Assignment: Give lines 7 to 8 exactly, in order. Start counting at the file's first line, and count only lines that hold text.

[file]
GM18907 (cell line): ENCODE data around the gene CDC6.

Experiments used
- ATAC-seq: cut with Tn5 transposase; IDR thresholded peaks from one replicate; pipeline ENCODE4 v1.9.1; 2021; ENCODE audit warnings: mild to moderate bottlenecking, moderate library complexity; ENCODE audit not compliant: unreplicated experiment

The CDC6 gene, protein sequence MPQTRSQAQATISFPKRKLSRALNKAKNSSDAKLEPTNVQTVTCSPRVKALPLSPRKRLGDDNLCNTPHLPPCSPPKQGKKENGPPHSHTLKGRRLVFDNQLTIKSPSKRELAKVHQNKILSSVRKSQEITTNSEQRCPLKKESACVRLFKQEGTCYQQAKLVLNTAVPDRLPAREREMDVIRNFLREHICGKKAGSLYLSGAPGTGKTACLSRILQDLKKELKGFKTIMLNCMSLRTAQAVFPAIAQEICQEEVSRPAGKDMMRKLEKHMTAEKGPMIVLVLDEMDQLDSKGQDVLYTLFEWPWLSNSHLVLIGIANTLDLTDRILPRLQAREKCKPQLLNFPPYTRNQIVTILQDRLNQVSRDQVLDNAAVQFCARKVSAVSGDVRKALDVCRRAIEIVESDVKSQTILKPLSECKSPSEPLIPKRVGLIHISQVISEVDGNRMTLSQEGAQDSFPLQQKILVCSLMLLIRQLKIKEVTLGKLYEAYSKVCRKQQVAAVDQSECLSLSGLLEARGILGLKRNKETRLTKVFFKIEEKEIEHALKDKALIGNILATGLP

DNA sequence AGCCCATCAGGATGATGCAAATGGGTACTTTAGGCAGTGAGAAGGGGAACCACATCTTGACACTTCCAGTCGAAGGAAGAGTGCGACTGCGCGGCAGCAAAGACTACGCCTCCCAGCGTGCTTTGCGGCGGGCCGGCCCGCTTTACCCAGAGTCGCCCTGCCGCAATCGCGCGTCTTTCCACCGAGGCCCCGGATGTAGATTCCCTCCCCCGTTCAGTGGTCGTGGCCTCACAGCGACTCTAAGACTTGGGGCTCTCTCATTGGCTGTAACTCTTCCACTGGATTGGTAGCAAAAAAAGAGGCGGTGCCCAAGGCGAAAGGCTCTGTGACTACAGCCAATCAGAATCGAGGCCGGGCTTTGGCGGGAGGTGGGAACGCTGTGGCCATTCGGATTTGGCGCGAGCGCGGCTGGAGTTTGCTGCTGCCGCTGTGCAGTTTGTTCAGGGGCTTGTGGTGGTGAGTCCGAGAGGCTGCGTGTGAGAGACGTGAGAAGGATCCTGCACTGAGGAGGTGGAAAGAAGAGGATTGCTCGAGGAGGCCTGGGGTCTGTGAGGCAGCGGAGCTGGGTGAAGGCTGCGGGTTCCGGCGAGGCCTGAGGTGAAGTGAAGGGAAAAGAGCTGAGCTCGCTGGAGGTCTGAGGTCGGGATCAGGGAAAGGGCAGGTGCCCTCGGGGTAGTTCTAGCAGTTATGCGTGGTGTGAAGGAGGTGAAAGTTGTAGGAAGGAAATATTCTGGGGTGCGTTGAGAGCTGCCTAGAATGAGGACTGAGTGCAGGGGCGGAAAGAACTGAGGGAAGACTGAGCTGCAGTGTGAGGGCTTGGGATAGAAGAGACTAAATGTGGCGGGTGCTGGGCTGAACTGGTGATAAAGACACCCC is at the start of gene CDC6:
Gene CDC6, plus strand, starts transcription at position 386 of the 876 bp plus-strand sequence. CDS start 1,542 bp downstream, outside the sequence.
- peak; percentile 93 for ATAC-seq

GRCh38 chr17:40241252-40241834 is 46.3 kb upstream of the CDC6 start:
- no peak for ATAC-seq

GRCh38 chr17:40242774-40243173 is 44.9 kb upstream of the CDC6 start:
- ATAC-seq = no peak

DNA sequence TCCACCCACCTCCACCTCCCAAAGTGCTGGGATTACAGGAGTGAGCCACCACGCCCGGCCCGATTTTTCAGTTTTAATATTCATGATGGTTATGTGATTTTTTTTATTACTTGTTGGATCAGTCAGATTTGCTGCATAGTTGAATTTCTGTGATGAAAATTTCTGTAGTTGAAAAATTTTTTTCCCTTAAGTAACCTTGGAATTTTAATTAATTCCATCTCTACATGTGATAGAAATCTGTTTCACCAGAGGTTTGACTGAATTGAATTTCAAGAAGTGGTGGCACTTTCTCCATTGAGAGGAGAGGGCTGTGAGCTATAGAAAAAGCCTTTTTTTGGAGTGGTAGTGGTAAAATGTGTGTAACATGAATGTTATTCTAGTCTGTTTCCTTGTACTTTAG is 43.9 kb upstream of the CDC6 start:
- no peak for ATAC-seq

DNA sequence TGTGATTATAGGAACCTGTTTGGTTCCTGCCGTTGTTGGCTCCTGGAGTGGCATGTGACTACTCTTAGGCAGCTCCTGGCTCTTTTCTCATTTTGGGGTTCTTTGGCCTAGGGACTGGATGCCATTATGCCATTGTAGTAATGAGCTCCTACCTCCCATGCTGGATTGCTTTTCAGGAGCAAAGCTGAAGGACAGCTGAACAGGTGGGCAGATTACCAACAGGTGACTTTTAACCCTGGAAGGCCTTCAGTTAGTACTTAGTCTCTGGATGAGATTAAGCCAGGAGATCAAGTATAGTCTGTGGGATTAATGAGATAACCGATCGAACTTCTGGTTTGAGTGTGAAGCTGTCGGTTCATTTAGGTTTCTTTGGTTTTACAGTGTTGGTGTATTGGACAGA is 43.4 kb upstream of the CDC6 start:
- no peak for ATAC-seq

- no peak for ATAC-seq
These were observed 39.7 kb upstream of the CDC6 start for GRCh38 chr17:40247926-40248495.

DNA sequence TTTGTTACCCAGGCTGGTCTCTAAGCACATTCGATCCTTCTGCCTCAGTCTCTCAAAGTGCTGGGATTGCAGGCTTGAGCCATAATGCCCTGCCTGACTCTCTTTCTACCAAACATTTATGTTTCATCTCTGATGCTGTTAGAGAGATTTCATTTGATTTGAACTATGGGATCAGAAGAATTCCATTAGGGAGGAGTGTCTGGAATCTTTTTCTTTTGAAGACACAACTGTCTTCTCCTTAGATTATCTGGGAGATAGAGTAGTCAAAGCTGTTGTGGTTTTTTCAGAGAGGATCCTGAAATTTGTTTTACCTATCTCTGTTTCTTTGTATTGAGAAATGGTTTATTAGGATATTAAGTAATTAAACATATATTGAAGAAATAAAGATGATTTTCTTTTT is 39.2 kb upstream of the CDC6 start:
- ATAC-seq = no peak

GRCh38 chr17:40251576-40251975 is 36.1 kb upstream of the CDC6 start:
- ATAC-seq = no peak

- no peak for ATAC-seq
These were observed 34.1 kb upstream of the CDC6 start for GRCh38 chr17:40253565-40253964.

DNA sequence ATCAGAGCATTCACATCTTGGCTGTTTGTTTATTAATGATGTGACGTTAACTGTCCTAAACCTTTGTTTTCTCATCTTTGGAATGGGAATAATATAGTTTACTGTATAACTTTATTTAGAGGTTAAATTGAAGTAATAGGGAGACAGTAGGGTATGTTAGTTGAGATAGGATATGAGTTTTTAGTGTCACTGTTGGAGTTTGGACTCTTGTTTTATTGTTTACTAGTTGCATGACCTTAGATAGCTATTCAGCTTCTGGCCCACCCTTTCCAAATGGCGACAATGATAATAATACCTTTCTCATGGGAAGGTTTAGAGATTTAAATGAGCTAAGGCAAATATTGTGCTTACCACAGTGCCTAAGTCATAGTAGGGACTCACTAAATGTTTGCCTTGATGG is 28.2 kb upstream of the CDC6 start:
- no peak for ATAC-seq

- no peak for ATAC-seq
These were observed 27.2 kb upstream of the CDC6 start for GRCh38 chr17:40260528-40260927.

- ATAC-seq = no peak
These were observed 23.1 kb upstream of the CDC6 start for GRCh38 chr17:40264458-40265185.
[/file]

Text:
- peak; percentile 93 for ATAC-seq

GRCh38 chr17:40241252-40241834 is 46.3 kb upstream of the CDC6 start: